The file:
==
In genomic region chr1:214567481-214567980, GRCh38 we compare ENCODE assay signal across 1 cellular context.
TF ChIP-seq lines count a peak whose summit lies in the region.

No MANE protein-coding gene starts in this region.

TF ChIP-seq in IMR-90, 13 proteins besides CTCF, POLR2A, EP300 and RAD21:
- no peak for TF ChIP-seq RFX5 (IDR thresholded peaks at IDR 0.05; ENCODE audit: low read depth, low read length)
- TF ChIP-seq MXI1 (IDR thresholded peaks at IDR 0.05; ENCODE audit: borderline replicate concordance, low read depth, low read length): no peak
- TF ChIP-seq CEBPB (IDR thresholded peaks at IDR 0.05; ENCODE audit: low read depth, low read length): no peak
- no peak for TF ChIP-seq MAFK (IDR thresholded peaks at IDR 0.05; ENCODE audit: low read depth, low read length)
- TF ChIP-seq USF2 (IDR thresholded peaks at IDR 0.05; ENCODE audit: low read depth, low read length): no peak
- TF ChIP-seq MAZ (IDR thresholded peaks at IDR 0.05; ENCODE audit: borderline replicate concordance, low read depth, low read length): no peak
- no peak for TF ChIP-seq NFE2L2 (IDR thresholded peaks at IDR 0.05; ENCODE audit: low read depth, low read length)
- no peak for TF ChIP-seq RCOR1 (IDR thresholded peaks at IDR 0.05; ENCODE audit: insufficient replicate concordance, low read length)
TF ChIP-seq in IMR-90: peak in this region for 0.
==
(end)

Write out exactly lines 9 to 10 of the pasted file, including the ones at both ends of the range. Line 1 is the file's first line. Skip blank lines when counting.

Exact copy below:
- TF ChIP-seq USF2 (IDR thresholded peaks at IDR 0.05; ENCODE audit: low read depth, low read length): no peak
- TF ChIP-seq MAZ (IDR thresholded peaks at IDR 0.05; ENCODE audit: borderline replicate concordance, low read depth, low read length): no peak